i. While Jesus counted some rich among His followers (such as Zaccheus, Joseph of Armithea, and Barnabas), we are compelled to observe that riches do present an additional (and significant) obstacle to the kingdom (Matthew 19:23-24), and that the pursuit of riches is a motivation for every conceivable sin (1 Timothy 6:10).

b. The term Lord of Sabaoth in James 5:4 should not be confused with the term Lord of the Sabbath. It is a translation of the idea behind the Hebrew term Lord of Hosts (compare Romans 9:29 with Isaiah 1:9), which means "the Lord of armies," especially heavenly and angelic armies. It describes God as the warrior, the commander-in-chief of all heavenly armies.

c. You have condemned, you have murdered the just; he does not resist you: Often, those who are poor and without power in this world have little recourse to justice. But their cries are heard by God, who guarantees, ultimately, to right every wrong and answer every injustice.

B. A call for patient endurance in light of the coming judgment.

1. (Jas 5:7-8) Imitate the patient endurance of the farmer.

Therefore be patient, brethren, until the coming of the Lord. See how the farmer waits for the precious fruit of the earth, waiting patiently for it until it receives the early and latter rain. You also be patient. Establish your hearts, for the coming of the Lord is at hand.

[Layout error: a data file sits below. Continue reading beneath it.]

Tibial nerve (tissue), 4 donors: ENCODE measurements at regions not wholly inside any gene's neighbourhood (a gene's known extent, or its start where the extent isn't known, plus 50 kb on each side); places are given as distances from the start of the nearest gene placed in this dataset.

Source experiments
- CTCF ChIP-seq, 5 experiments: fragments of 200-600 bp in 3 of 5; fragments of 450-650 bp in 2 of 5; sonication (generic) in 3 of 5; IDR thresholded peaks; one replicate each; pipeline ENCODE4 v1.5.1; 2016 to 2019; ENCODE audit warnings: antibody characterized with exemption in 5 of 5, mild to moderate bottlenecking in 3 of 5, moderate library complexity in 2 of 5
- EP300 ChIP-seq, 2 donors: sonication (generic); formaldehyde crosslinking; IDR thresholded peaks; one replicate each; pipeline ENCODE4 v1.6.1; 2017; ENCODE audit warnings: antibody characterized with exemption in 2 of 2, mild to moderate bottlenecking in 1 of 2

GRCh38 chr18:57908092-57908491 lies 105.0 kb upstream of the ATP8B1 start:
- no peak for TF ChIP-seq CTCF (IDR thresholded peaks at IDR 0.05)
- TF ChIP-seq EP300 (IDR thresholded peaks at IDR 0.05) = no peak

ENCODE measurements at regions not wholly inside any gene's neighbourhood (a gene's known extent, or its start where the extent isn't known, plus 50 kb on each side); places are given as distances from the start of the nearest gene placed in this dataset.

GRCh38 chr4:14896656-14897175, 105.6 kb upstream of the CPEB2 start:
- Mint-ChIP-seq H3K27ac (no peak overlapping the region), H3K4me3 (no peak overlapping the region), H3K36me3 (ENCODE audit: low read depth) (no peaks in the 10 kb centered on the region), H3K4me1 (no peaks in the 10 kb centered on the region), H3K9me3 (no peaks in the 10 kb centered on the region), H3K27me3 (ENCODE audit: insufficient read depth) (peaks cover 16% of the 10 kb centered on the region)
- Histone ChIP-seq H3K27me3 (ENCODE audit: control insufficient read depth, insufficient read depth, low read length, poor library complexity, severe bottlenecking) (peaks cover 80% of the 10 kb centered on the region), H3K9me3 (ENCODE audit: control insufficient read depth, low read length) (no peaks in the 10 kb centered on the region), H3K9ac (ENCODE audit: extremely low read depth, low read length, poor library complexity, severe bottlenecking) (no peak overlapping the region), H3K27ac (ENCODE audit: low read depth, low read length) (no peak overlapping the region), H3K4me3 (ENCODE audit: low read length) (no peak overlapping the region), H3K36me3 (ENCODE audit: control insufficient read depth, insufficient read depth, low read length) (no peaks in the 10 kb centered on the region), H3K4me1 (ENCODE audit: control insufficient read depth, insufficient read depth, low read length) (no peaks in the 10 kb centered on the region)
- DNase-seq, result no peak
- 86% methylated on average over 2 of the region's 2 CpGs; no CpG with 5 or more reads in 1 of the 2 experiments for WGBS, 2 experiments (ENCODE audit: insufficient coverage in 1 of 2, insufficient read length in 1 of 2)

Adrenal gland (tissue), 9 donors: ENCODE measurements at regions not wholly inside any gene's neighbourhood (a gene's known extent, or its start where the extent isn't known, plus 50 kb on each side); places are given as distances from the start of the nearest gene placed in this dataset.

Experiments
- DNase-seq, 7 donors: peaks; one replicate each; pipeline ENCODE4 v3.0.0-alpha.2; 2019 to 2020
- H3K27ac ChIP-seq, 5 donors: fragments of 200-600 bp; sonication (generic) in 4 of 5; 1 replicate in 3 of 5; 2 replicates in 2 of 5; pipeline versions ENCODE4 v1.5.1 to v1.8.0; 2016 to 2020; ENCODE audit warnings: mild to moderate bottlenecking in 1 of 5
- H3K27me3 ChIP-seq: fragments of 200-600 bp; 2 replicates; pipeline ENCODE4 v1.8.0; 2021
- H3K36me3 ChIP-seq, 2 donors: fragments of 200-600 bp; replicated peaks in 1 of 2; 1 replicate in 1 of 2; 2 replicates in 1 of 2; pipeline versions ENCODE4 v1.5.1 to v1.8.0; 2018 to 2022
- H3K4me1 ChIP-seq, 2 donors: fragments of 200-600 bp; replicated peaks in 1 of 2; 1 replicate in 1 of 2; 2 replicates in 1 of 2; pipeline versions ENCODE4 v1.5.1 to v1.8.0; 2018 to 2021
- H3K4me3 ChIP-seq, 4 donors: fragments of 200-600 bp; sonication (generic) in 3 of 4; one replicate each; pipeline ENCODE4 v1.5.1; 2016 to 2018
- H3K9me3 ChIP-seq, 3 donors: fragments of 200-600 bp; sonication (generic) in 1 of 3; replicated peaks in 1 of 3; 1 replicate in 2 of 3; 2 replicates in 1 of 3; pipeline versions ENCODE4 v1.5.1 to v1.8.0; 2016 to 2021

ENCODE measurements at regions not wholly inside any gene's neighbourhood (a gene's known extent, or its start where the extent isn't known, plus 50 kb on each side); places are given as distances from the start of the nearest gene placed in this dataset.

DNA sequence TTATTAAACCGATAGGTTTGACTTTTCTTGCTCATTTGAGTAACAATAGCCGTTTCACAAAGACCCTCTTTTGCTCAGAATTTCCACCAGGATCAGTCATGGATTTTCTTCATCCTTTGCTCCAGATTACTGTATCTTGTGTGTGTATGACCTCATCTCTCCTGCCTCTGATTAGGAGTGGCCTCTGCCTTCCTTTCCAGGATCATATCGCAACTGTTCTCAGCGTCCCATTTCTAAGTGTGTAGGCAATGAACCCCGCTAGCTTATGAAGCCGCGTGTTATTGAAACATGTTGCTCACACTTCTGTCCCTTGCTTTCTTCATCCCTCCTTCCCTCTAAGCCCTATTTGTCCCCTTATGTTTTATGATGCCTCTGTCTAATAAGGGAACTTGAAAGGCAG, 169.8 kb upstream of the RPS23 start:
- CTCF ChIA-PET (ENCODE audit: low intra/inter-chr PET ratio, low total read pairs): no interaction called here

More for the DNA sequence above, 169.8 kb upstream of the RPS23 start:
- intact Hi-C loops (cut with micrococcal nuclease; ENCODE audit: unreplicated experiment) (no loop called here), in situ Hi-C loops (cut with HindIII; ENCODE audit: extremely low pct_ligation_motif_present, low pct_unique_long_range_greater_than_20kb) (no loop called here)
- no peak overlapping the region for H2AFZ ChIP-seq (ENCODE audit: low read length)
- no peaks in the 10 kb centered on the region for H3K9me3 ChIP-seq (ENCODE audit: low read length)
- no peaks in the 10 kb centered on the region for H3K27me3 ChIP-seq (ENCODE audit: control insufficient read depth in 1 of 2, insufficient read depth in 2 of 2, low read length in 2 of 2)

a. Therefore be patient, brethren: James brought the issue of the ultimate judgment before us in his remarks about the ungodly rich and their destiny. Now he calls Christians (especially those enduring hardship) to patiently endure until the coming of the Lord.

b. See how the farmer waits for the precious fruit of the earth, waiting patiently: A farmer does not give up when his crop does not come to harvest immediately. He keeps on working even when the crop cannot be seen at all. Even so Christians must work hard and exercise patient endurance even when the harvest day seems far away.

c. Until it receives the early and latter rain: The pictures of the early and latter rain should be taken literally as James intends. He refers to the early rains (coming in late October or early November) which were essential to soften the ground for plowing, and to the latter rains (coming in late April or May) which were essential to the maturing of the crops shortly before harvest. There is no allegorical picture of an "early" and a "latter" outpouring of the Holy Spirit on the church.